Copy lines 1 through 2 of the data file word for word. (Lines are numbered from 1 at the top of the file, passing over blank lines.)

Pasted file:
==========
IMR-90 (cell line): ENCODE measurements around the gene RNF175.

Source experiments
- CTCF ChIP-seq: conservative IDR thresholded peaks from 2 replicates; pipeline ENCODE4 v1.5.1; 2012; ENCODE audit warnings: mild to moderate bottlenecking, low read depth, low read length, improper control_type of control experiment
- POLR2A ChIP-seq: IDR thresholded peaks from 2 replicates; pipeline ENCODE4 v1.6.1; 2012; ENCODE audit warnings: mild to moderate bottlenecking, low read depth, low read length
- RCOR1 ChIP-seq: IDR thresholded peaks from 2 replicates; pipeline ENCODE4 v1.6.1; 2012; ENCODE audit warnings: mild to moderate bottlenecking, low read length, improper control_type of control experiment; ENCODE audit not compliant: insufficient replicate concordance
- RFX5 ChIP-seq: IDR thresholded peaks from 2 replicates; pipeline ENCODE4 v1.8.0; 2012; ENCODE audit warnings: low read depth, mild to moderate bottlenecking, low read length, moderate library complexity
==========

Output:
IMR-90 (cell line): ENCODE measurements around the gene RNF175.

Source experiments